Hauma: Reinforcing Menachem Begin's Heritage
by Staff Reporter
Israel did not forget the legacy and heritage of its great statesman and leader, Menachem Begin. Many memorials and remembrances took place in Israel to mark a decade of life without Begin who died in 1992. Hauma, published by Misdar Jabotinsky in Tel Aviv, edited by Yossi Ahimeir, a writer and ex-member of the Knesset, dedicated its last issue to the heritage of Menachem Begin.
Moshe Nissim pointed out that Begin was a genius, a prophet when he sent the Air Force to destroy the Iraqi nuclear plant in 1981. Even Shimon Peres objected to this holy mission and the U.S. protested. Today, all the Western world says: Thank you to Begin. But Iraq might control nuclear bombs in 2005!
The famous Israeli writer, Shlomo Nakdimon, revealed his original research as to the issue of Jabotinsky's burial in Jerusalem. Jabotinsky died in August of 1940 in New York. He was buried in Montefiore Cemetery in Queens. But he left a famous will in which he asked to be buried in Israel, a Jewish state. In his famous speech in October 1938 in Warsaw he said: ""A Jewish State will be established in the same way that the sun will rise tomorrow," Jabotinsky stated. He was very specific in his will. Only an Israeli government officially must activate this will. He asked for a national ceremony. But Ben-Gurion refused to execute this will. He was rude: 'Israel needs live and not dead people.' He hated Jabotinsky. He called him a 'fascist' and even: 'Vladimir Hitler.'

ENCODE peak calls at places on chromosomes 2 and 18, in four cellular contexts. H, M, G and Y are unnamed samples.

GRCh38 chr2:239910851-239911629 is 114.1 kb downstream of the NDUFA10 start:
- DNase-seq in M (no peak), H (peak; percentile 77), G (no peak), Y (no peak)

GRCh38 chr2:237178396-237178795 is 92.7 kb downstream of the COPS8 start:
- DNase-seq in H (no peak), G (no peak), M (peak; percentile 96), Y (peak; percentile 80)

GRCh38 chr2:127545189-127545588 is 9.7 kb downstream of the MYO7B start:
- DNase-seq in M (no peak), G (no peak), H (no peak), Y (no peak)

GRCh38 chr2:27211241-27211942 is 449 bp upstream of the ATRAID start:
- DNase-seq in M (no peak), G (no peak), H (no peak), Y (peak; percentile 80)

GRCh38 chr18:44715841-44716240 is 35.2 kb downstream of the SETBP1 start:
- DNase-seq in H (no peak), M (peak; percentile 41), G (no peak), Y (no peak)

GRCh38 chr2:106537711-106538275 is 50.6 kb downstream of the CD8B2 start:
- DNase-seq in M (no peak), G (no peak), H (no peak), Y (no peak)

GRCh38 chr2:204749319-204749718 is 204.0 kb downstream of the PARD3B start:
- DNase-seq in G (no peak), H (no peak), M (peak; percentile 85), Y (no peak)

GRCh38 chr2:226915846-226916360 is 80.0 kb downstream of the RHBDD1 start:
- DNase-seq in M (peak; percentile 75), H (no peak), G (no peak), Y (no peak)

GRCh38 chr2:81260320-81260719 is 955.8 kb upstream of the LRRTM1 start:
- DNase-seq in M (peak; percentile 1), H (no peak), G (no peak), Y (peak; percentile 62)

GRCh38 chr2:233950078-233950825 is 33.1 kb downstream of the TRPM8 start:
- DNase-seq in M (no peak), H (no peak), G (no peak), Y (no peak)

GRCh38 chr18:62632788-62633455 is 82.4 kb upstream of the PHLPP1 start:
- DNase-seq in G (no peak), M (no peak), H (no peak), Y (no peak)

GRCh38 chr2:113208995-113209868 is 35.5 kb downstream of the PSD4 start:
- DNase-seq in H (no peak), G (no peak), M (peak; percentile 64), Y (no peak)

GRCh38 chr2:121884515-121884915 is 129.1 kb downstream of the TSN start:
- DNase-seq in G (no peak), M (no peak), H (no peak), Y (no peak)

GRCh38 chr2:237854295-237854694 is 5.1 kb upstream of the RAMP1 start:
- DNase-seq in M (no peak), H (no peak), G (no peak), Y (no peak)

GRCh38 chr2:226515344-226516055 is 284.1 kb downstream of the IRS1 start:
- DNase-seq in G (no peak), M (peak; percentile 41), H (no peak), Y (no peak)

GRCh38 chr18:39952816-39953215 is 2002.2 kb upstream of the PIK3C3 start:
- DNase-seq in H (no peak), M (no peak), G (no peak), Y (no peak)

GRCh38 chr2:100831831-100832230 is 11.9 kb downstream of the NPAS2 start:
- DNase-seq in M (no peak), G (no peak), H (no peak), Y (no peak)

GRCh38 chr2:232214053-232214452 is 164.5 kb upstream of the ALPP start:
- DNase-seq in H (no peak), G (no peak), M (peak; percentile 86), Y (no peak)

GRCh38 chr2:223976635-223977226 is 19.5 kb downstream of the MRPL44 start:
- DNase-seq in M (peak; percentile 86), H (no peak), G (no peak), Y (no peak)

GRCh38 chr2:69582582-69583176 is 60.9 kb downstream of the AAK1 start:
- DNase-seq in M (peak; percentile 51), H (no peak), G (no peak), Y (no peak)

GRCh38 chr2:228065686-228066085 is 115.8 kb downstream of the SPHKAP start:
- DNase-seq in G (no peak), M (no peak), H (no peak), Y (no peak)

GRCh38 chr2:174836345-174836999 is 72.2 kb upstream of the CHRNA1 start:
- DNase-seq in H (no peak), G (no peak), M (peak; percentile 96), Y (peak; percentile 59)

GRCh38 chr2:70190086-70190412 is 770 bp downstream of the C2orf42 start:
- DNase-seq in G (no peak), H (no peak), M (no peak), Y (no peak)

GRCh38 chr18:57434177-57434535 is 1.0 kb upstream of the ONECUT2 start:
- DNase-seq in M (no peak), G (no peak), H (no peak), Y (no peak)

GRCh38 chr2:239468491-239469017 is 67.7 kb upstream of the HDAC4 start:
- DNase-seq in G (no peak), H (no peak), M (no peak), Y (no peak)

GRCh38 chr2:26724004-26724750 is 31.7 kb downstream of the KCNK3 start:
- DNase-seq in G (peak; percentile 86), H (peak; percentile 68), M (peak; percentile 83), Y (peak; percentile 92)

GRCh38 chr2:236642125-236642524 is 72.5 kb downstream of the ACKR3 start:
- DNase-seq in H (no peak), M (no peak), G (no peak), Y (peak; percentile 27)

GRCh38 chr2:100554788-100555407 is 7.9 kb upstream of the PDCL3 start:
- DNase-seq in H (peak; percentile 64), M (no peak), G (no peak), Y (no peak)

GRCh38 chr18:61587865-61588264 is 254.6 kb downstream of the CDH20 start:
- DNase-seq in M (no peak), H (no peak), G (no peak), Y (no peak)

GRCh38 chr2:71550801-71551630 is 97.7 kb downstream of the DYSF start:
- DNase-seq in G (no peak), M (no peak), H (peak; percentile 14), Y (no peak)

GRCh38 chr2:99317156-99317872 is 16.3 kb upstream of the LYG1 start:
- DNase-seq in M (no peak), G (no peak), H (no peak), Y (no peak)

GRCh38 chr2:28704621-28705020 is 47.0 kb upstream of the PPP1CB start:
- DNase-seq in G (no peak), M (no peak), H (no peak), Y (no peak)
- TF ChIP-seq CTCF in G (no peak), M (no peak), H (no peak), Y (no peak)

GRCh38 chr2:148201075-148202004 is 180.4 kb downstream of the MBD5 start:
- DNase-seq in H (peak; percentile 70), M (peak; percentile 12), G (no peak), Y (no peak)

Many people in Israel since 1951, Nakdimon revealed in Hauma, pressed Ben-Gurion, in vain. The change came when Levy Eshkol became prime minister. Eshkol expressed openness but a huge lobby had to push him. On March 15, 1964, the government decided to activate the will from November 3, 1935. The coffins of Zeev Jabotinsky and his wife, Yohama, landed in Lod on July 5, 1964. Justice was done to one of the Zionist movements' great leaders, the father of the Revisionist Zionism, the father of Beitar and the Irgun. Nakdimon wrote: "Begin never forgot the memory of Eshkol. Never forgot Eshkol's gesture. And, therefore, defended Eshkol's legacy."
Begin influenced the history of Israel. He was a leader, a statesman, a man with vision, a thinker, a symbol of nationality, an example for anyone, a fountain of hope to the nation" said Moshe Katsav, Israel's President (quoted in Hauma). Dr. Yossi Alfassi discussed, in Hauma, the unique love affair between Begin and Jerusalem. In his introduction to this issue the editor, Ahimeir, tries to dismantle Israel's new loss of hope, feelings of despair, but also prayer for a new 'Churchill' kind of Israeli leadership.
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